11 Caissas Death Angel, Fri, 6th May '11 1:48:16 PM from Dumfries, SW Scotland Relationship Status: Pining for the fjords
House Lewis: Sanity is Relative
This is why we need PR, badly, so as to ensure that they would get the influence their votes warranted and that alone.
My name is Addy. Please call me that instead of my username.
 12 captainbrass 2, Fri, 6th May '11 2:05:02 PM from the United Kingdom
I turned out and voted "Yes" in the end, because whilst I can understand the urge to punish Nick Clegg, in the end I am in favour of a system that forces politicians to co-operate with others outside their own party and moderate their policies.

I believe in coalitions, just not ones run by right wing cliques with an obsession with privatised everything. It's particularly galling in that most Lib Dems don't share those beliefs with their leader and his cronies. Vote for one party, get another.
"Well, it's a lifestyle"
 13 Ian Ex Machina, Fri, 6th May '11 4:04:10 PM from Gone with the Chickens
The Paedofinder General
I don't get the intense media distrust of coalition governments in general, like before the general election a coalition government/hung parliament was apparently the worst political thing ever.

Edit: I understand the distrust of this particular coalition, what with Tory cu(n)ts and Lib Dem leadership compromising their policies to almost the extent of abandonment.

edited 6th May '11 4:05:19 PM by IanExMachina

By the powers invested in me by tabloid-reading imbeciles, I pronounce you guilty of paedophilia!
 14 pagad, Fri, 6th May '11 4:11:33 PM from perfidious Albion Relationship Status: Having tea with Cthulhu
Sneering Imperialist
[up] Me Too. I like the idea of coalitions, they seem inherently more democratic than one party that certainly didn't get a majority of votes thanks to FPTP riding roughshod over everything.

The present coalition's a bit shit because it's basically a Tory government with Lib Dem ablative armour.
Other way around: Tory and Lib Dem party had to squeeze up so tightly because any sense of distinctiveness would have resulted in the media saying "It's going to fall apart, we're all gonna die!"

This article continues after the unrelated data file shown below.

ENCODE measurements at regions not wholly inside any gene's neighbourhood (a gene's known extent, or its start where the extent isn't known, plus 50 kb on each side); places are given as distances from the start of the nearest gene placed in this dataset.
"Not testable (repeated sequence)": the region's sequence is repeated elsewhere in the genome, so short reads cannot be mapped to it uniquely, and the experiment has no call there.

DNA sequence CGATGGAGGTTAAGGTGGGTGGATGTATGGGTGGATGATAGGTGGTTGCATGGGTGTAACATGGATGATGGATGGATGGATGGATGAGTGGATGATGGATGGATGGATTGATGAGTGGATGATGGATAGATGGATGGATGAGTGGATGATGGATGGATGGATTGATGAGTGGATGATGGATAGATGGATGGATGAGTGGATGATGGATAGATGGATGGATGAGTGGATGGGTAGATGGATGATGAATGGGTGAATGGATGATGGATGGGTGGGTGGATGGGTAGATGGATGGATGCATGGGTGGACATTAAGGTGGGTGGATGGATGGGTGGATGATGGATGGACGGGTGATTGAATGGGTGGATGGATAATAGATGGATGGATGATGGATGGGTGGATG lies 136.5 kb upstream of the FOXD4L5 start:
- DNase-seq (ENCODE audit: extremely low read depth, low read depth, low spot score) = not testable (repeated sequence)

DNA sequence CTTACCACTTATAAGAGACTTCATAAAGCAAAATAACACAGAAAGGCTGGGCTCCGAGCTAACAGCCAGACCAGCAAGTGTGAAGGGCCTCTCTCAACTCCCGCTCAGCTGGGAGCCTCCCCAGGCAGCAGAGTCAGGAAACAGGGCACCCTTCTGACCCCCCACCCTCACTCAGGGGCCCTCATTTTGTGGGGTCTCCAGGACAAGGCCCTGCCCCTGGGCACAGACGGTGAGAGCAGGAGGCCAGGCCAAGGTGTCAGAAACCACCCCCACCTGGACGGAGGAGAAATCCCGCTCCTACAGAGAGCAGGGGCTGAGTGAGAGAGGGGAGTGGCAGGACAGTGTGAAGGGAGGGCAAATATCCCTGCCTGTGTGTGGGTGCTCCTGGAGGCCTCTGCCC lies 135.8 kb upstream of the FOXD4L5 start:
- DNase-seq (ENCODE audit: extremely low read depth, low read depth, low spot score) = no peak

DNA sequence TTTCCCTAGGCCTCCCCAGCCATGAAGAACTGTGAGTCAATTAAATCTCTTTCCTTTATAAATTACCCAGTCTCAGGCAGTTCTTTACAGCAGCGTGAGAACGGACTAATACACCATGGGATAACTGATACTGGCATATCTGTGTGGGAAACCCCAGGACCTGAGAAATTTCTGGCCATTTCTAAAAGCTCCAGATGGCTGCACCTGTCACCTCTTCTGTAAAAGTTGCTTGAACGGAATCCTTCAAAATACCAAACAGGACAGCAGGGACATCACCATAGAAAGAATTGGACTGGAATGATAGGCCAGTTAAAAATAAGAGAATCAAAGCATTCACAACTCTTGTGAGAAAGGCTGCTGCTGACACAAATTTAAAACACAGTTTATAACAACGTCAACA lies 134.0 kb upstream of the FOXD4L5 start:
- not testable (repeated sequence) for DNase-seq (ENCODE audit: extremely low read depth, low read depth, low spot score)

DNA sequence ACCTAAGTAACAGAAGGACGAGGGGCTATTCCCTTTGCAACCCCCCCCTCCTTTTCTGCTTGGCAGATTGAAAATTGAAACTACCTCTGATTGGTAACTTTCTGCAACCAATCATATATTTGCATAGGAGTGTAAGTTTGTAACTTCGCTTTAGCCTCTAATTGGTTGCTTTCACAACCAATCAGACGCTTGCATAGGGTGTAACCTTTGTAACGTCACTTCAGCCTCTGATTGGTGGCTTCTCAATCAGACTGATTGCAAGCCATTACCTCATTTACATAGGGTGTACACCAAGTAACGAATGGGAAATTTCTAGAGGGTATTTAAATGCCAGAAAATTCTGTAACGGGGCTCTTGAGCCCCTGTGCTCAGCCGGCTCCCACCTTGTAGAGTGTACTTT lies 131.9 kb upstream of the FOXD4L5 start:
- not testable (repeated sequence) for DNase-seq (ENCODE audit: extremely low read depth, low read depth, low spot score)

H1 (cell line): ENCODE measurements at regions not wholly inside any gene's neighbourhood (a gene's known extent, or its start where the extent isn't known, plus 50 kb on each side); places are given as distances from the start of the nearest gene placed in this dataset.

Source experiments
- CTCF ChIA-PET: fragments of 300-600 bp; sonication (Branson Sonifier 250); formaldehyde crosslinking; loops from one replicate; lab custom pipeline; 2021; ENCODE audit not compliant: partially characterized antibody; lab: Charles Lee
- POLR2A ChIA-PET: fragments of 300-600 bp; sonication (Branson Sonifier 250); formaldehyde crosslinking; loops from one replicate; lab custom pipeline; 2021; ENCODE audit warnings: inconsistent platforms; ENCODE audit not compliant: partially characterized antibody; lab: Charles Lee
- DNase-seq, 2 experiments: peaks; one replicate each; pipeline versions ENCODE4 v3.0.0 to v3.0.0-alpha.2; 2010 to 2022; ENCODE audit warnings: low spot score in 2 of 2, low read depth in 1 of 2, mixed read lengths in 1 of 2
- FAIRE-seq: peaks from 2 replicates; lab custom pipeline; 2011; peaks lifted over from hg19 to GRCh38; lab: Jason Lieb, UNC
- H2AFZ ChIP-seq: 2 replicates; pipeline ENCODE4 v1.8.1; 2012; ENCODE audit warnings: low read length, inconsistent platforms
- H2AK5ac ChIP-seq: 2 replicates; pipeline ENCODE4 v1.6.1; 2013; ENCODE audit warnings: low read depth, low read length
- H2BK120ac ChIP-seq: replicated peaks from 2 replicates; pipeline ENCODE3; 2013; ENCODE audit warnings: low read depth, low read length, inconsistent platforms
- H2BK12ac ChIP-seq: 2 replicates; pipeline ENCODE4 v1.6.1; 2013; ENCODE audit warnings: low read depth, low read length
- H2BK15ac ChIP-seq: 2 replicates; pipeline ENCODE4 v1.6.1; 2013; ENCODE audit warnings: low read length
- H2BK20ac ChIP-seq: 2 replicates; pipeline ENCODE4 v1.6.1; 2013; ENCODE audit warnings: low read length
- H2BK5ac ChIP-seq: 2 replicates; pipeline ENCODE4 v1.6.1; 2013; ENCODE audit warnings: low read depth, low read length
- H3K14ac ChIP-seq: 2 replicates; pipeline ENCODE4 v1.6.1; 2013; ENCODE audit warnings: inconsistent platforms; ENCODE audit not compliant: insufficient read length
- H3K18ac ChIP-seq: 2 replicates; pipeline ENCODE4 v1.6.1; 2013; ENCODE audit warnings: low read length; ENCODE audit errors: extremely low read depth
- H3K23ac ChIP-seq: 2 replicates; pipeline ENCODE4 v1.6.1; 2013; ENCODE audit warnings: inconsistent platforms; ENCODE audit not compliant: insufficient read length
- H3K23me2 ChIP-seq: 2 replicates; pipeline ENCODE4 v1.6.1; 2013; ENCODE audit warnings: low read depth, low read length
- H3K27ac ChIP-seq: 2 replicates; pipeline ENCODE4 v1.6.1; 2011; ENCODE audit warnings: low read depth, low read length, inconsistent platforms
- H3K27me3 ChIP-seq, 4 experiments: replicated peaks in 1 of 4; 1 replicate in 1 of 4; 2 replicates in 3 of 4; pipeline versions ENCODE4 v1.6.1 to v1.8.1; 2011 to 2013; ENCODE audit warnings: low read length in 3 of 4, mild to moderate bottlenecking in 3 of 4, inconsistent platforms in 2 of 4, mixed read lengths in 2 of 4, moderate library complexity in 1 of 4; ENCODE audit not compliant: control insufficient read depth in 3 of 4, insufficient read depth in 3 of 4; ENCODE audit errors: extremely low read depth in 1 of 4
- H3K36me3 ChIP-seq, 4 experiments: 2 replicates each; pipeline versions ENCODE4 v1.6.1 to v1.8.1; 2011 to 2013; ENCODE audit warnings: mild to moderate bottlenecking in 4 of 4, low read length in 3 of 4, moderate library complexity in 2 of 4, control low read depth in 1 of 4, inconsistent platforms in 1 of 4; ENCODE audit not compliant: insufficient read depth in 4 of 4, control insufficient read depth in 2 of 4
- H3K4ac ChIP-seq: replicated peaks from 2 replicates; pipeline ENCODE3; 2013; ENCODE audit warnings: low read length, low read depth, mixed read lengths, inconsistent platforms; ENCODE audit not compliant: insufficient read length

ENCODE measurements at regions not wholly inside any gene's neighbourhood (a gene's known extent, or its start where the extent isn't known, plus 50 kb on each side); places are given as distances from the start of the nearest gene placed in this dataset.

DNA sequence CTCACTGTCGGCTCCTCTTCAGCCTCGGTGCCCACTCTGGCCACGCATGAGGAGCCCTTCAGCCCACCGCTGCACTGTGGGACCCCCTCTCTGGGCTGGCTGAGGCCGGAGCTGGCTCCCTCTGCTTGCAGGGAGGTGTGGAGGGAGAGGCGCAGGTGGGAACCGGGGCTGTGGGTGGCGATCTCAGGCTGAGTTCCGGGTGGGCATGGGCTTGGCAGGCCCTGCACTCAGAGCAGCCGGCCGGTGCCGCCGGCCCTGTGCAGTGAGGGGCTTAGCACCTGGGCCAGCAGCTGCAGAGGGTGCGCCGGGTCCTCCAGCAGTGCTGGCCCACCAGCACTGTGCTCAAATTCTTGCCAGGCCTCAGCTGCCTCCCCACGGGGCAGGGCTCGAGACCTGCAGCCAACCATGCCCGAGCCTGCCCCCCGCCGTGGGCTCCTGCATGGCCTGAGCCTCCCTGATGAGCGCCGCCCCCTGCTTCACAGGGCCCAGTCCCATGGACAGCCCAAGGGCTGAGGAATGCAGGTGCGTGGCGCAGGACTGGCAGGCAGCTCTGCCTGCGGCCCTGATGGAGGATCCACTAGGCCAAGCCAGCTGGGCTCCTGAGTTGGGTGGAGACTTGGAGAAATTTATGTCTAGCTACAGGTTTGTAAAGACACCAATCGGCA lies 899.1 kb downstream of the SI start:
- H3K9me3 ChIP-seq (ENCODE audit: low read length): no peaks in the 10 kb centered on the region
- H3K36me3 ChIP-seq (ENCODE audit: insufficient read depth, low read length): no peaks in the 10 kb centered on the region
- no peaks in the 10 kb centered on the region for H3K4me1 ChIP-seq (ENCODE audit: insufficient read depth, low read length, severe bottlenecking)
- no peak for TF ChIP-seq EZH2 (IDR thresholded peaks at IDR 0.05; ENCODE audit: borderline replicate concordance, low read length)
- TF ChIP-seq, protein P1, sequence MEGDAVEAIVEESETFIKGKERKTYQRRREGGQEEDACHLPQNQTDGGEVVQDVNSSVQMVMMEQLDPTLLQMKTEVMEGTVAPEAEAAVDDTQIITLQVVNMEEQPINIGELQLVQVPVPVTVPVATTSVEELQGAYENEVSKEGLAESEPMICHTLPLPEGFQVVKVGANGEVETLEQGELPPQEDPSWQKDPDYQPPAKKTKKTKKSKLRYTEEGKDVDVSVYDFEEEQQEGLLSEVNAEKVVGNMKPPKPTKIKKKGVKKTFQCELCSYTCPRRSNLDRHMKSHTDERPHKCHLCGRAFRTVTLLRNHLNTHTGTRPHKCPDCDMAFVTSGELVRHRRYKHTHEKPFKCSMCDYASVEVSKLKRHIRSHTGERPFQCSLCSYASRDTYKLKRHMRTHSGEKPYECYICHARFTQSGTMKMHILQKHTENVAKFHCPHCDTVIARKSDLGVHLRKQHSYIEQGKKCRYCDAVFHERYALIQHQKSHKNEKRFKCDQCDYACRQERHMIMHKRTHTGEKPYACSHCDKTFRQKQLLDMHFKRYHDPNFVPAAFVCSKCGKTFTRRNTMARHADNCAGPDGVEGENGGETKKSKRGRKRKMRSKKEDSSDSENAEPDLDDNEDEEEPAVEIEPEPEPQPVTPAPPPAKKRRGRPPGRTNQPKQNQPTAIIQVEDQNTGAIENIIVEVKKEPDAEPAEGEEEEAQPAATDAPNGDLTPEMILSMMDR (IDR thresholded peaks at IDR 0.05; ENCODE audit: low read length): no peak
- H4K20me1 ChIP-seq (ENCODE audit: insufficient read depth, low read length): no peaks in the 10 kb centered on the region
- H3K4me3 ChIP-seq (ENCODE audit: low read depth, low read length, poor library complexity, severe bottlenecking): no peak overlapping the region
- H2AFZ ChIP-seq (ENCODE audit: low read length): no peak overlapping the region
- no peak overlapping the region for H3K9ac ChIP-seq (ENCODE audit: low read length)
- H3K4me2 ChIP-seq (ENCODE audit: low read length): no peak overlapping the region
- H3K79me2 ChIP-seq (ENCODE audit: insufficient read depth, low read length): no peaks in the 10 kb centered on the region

Don't just tell us the facts; tell us the memes, tell us the archetypes, tell us the catchy ideas and symbolic roles that get planted in pe
 16 Best Of, Fri, 6th May '11 4:14:04 PM from Finland Relationship Status: Falling within your bell curve
FABRICATI DIEM, PVNC!
It's probably because I'm from a country that has never had anything but coalition governments, but I don't get why people don't like the idea, either.

Sure, less gets done, but sometimes that's a good thing. Also, it gives more power to smaller (or rather, less large) parties and gives people (including politicians looking for a new party) more alternatives.

One very unfortunate trend that my country and apparently many others have had when it comes to coalition governments is that some parties compromise too much, to the extent that they'll be betraying their voters and voting against their own policy just to stay on board and not cause the government coalition to break up.
Quod gratis asseritur, gratis negatur.
I'm wondering if it's possible there'll be another referendum on AV a few years down the line.

^ Some argue that "compromised too much" is what happened to the Liberal Democrats. It bugs me somewhat that despite the majority of the things the public takes issue with being Tory policies, the Liberal Democrats are being given the slap instead.

As I blah'd about on the AV thread (same place as I mentioned having a British Politics Thread * )...
Also: in my home country of Wales, Labour were just one seat off a total majority.

Given that I think they'll form a coalition, I'm wondering just who they'd ally with. The Conservatives? Unlikely. The Liberal Democrats? It's what I would want to see, but probably won't happen. Plaid Cymru? ... yeah, it's probably them.

Source of figures...

Labour - 30 seats (+4 from 2007)
Conservative - 14 (+2)
Plaid Cymru - 11 (-4)
Liberal Democrat - 5 (-1)
Everyone Else - Zip (+0)

So, yeah. They've got good options tongue

edited 6th May '11 4:30:01 PM by AllanAssiduity

 
 18 Best Of, Fri, 6th May '11 4:35:52 PM from Finland Relationship Status: Falling within your bell curve
FABRICATI DIEM, PVNC!
Since I'm obviously the best person in the world, the country that produced me has to be the best in the world - so I wish every country had as many parties with seats in Parliament as we do (8).
Quod gratis asseritur, gratis negatur.
Lurker
I'm wondering if it's possible there'll be another referendum on AV a few years down the line.

I could see it possibly happening if we get Ed Miliband as Prime Minister, but even then there's a large section of the Labour party that's against it and AV is probably going to be an even harder sell now the public's rejected it once. And there's no way in hell the Conservatives would ever vote for reform; they've got the most to gain from the current system. Sad to say, I think it's going to be a while before we've got a realistic chance of getting a better voting system.

It bugs me somewhat that despite the majority of the things the public takes issue with being Tory policies, the Liberal Democrats are being given the slap instead.